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Paul Gorman: Making Spiritual Connections

Interviewed by Jim Motavalli
Paul Gorman has been a communicator all his life, so it s not surprising that his
work since 1993 as the executive director of the National Religious Partnership
for the Environment (NRPE) involves networking among major Christian and Jewish
Gorman was a speechwriter and press secretary for Senator Eugene McCarthy in the
1968 presidential campaign, and was a popular radio host on listener-supported
WBAI in New York City for 28 years. He has taught at a variety of universities,
and he served as vice president for programs at New York s Episcopal Cathedral of
St. John the Divine, where he began his work linking religious groups with envir
onmental action.
E Magazine: You said you see a universal awakening of religious life, not just a
nother campaign. Could you explain?
Paul Gorman: This is not just another issue, cause, campaign or movement. We are
not the environmental movement at prayer. We are not recruiting shock troops fo
r embattled greens. We are not trying to change a paragraph of legislation in Co
ngress. We re about principles, not particulars. And the goal here is primarily to
be faithful to God, not to create just another social movement.
This is a new awakening of religious life to its perennial teachings. What some
describe as the environmental challenge is, for us, a challenge to our understan
ding of our faith, and the response of religious life to a crisis in God s creatio
n at the hands of God s children. The narrower activist agenda that we sometimes b
ring to social issues can be too constrictive to understand the monumentality of
what is beginning to happen. I think it is probably fair to say that this exper
ience is an awakening that is happening to all of humankind.
Why now?
In the scriptural tradition, there is a teaching of signs of the times, which desi
gnates a moment in history when a generation is called to respond to God under v
ery particular conditions. The relentless magnitude of environmental degradation
is clearly the overarching social, political, economic and cultural challenge f
or our generation, linked with the ongoing struggle for social justice. Many of
us feel this is who we have to be here and now, religiously.
One might have the sense that many denominations, which previously have seen the
ir mission as helping the world s poor, have broadened that goal to include saving
God s creation.
The challenge for us is comprehensiveness. We have to integrate the environmental
perspective into all expressions of religious life, whether from the pulpit or i
n public policy. And the most fundamental integration needs to be between enviro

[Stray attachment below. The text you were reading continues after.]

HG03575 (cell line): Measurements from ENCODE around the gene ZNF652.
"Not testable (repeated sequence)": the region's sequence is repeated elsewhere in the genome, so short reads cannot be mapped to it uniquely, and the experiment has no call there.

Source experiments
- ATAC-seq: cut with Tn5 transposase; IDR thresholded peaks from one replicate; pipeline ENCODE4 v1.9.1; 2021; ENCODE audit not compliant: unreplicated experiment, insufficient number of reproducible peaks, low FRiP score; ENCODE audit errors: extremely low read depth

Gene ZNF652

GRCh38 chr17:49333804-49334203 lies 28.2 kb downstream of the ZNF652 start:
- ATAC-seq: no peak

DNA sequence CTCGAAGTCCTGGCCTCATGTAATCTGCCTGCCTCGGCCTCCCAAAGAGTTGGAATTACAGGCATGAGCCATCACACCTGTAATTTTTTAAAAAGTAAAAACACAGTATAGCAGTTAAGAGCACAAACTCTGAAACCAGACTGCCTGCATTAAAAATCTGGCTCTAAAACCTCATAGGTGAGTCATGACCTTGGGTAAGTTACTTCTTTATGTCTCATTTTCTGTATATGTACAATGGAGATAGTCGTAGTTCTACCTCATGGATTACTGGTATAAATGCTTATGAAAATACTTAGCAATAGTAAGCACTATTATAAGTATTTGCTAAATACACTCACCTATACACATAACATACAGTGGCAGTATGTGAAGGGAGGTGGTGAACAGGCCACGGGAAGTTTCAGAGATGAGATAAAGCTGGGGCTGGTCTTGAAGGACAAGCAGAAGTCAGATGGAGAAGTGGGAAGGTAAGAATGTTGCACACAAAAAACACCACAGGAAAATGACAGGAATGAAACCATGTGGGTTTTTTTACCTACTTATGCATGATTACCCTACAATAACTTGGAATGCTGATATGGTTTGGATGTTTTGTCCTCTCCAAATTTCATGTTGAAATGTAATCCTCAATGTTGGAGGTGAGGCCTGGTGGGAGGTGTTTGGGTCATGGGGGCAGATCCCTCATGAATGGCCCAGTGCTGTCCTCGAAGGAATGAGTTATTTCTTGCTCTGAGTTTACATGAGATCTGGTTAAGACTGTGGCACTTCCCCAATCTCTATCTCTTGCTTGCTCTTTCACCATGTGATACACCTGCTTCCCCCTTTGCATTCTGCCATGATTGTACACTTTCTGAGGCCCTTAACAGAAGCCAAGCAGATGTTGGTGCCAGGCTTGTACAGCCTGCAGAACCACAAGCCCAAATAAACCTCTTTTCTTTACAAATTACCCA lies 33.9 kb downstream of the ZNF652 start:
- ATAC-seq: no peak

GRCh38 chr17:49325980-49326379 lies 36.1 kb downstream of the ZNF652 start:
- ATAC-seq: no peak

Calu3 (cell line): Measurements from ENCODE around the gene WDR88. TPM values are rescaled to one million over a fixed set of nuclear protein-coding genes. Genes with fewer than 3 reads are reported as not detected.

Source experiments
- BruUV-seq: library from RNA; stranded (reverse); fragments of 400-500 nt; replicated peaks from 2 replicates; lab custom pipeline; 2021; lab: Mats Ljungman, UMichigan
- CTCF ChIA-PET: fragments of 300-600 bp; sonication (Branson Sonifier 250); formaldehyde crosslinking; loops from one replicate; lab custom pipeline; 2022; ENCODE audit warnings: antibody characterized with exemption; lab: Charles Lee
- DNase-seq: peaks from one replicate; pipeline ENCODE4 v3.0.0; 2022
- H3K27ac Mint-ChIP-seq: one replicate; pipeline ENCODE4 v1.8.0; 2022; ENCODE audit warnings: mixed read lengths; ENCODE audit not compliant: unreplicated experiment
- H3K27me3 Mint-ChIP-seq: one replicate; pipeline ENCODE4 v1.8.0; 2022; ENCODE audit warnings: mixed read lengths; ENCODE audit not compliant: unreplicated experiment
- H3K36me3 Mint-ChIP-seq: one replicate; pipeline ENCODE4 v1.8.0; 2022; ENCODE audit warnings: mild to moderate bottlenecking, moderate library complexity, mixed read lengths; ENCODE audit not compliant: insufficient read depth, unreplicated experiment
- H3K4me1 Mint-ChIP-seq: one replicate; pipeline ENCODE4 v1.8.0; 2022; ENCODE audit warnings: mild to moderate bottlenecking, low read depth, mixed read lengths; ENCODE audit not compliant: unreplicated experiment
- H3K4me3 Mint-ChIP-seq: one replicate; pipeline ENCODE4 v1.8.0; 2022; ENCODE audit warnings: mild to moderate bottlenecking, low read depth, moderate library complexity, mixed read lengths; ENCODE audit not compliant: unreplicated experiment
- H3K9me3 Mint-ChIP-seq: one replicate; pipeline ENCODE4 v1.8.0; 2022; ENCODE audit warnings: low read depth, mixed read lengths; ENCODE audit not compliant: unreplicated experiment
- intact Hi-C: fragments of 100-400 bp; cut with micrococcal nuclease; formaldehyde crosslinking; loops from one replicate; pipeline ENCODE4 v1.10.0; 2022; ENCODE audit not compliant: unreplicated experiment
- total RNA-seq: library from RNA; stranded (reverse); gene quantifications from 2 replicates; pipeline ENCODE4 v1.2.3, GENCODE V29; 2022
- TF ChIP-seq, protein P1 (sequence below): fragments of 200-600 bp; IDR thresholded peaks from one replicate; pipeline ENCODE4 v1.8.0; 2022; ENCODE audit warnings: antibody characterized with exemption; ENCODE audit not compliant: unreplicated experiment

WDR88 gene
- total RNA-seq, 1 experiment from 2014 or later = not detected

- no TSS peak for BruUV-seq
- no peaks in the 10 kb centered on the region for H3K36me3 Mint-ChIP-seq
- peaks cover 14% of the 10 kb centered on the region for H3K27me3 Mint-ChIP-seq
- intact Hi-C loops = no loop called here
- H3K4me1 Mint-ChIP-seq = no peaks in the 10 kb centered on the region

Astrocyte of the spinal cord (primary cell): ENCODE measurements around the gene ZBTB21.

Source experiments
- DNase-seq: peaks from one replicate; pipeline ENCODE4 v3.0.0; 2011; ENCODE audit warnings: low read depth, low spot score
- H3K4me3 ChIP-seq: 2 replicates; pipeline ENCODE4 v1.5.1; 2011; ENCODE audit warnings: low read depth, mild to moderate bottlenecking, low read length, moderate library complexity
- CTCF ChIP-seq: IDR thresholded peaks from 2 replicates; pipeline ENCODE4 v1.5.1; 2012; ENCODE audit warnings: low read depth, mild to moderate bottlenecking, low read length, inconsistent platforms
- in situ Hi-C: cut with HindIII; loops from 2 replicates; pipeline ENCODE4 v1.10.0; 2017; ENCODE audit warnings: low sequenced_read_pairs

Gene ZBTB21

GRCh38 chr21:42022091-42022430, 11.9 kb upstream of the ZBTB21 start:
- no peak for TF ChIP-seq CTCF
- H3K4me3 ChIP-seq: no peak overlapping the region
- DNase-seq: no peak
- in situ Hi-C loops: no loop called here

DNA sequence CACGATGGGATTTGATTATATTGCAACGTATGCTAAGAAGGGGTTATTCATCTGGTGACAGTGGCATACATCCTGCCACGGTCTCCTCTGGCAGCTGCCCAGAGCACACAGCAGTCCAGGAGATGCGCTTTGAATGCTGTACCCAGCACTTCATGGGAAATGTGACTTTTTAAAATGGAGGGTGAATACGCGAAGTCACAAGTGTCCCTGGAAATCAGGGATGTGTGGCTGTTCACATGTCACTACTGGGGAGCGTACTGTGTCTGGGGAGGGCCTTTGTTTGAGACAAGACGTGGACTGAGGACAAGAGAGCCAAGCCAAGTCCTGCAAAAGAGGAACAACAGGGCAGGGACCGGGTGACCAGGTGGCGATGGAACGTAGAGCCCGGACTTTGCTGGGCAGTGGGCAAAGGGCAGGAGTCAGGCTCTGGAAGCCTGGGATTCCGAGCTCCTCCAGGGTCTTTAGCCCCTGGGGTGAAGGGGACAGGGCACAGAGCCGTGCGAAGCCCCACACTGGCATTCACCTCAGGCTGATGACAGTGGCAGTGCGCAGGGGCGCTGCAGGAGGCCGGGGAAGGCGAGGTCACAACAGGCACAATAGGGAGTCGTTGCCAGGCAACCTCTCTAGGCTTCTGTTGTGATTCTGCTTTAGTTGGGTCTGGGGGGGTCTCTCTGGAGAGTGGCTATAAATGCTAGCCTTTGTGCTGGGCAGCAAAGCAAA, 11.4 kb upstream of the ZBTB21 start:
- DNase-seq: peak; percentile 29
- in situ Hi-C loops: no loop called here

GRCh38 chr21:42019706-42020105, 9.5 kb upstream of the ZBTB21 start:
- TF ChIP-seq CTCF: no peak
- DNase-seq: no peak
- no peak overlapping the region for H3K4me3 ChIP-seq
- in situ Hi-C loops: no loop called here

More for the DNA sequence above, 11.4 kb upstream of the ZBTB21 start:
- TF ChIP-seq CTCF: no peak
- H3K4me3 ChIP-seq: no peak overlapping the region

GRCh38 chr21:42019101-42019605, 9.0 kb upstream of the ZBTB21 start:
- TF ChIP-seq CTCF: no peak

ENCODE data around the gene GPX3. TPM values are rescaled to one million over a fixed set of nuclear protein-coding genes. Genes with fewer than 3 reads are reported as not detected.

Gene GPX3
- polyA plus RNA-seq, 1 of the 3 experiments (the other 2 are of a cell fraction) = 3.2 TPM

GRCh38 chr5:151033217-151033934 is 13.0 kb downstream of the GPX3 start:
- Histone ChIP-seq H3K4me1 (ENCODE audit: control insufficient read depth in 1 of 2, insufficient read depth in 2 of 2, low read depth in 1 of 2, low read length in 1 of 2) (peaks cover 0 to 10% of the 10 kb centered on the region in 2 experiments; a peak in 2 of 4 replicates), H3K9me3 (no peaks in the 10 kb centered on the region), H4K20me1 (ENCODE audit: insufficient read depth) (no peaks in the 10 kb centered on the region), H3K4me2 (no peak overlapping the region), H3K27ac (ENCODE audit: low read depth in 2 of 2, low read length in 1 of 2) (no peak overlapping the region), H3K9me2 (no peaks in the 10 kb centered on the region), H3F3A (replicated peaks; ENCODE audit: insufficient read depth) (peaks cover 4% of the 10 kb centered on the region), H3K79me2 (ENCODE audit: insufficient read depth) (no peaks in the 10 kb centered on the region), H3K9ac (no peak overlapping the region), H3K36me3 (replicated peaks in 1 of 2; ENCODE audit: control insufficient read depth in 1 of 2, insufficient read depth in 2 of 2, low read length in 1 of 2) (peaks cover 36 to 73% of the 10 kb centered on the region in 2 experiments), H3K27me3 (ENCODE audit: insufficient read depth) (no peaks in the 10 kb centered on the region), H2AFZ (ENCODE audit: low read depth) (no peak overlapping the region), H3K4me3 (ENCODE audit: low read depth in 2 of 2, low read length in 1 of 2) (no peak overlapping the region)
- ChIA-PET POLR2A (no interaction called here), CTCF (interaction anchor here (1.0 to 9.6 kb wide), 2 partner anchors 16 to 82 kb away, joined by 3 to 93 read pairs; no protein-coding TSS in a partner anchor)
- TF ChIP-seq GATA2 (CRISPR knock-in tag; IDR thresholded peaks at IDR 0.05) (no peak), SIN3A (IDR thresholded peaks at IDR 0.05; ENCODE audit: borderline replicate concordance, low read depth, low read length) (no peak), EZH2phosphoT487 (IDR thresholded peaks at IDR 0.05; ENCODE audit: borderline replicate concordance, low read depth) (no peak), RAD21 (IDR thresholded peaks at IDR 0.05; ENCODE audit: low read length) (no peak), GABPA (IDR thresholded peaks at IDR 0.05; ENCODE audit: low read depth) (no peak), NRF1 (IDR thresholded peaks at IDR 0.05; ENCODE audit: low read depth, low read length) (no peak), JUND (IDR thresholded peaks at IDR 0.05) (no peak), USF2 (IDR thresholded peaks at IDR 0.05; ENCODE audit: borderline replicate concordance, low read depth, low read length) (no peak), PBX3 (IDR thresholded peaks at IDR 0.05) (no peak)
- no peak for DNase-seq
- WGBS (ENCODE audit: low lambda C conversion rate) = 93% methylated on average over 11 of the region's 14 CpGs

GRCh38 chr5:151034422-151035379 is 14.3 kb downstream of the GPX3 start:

nmental sustainability and social justice.
Getting that message across is obviously what you re trying to do with the Nationa
l Religious Partnership for the Environment, which is now 10 years old. What do
you think has been accomplished so far?
From one perspective, it s enough of an accomplishment to say that many, many peop
le are beginning to wake up, because religious life starts with wakefulness! Som
ebody may hear of an endangered species in their watershed, and all of a sudden
make a connection with our covenant with God in Genesis to protect all creation.

Somebody might realize that the pollution of poor neighborhoods has something t
o do with the journey of an oppressed people in the Sinai covenant. Somebody may
realize that their moments of deepest awareness of God s presence seem most frequ
ently to happen when they are under the boughs of a willow tree, or scanning a s
tarry sky.
A second success is that this sort of awakening has found expression in traditio
nal forms of religious teaching and celebration. A third point is that people ar
e becoming active very diversely. For some that might mean local cleanups, and f
or others that might mean energy conservation or public policy advocacy.
The question of dominion versus stewardship seems to cross over into many differ
ent faiths. Is that the central question?
We now have the power to affect the entire planetary environment so, dominion is a
given. The question is what will be the character of our presence. Human beings
didn t need the teaching of dominion to ravage the Earth, and they re not going to
change their behavior simply by changing the word.
The energy-efficiency group California Interfaith Power and Light provides a way
of doing something concretely where people live, in their very own church build
ings for example. Do you see that as a gathering force: acting locally, thinking
California Interfaith Power and Light is one example of how people are seeking w
ays to embody and express their convictions. It s not easier for any of us to unde
rtake more sustainable habits than people outside the religious community. We re j
ust as consumed by consumerism as everybody.
That s why I like that phrase,

What Would Jesus Drive?

The evangelical Christian community routinely asks, What Would Jesus Do? or WWJD ; it s
in all kinds of study groups. People have bracelets. This is a serious form of
reflection on behavior in that community.
Are you optimistic or pessimistic?
Somebody once asked me if I thought the glass was half empty or half full, and I
answered: what glass? I meant that it s very difficult to measure a process of aw
akening. I think the creation care perspective has become a dimension of religio
us life and imagination once and for all.
I tried to get my thinking down to six or seven words, and came up with: Care for
creation brings life to faith. By responding to a crisis in God s creation, we re co
ming closer to God s law and God s love.